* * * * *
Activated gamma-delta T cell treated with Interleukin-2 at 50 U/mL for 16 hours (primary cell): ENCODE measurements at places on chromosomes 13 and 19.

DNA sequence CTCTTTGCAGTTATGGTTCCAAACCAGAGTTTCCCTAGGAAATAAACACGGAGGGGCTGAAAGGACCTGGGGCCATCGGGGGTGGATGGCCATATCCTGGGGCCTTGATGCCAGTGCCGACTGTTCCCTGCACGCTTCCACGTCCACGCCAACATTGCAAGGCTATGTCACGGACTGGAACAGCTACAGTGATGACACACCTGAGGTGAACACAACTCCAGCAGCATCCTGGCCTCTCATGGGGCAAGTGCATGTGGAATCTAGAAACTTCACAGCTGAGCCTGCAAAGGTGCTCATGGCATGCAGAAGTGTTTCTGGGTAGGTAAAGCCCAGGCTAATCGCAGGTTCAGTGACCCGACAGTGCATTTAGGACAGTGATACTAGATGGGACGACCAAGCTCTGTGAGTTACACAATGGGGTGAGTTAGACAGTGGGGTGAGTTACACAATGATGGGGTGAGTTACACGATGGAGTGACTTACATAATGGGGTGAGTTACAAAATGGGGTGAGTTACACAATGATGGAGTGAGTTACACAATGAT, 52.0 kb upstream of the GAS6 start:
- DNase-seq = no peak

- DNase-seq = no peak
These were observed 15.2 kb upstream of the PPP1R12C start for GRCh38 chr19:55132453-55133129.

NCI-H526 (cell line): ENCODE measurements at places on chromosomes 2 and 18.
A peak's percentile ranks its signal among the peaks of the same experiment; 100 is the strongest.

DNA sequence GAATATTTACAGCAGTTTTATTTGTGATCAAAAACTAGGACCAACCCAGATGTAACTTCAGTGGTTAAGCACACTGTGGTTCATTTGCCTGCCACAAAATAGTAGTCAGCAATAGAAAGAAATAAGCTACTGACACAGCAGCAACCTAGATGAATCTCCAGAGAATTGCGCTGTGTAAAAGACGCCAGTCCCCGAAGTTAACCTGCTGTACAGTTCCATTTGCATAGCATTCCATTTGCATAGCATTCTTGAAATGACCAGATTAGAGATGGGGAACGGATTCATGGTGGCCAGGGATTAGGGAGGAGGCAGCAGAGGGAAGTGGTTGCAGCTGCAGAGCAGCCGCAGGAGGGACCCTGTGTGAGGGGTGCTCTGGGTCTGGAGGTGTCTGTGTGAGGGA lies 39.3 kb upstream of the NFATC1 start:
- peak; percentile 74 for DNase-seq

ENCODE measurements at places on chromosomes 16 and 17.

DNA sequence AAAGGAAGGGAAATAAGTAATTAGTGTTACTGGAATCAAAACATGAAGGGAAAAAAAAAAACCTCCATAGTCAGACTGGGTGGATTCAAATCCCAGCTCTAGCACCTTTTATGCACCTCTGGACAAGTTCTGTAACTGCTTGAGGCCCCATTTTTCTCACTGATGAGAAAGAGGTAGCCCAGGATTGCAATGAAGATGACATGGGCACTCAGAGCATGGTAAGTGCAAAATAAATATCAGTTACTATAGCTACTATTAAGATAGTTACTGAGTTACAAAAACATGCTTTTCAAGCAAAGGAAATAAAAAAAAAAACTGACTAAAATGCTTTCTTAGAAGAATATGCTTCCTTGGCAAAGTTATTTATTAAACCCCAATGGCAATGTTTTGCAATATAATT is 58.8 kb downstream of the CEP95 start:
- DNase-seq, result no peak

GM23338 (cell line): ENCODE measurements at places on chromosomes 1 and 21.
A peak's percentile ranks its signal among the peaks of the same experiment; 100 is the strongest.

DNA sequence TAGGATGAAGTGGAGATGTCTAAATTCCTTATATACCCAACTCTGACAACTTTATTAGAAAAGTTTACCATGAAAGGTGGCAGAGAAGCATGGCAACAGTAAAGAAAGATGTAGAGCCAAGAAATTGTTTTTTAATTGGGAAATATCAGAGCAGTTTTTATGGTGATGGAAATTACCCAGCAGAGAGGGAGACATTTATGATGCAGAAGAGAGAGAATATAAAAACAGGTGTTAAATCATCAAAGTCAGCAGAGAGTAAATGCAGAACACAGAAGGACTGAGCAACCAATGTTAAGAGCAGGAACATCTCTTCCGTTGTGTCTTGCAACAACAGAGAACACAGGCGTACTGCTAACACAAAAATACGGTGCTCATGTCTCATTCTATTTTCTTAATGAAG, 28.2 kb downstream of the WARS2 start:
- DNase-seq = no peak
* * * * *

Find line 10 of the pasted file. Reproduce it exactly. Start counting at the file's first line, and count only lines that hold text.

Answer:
ENCODE measurements at places on chromosomes 16 and 17.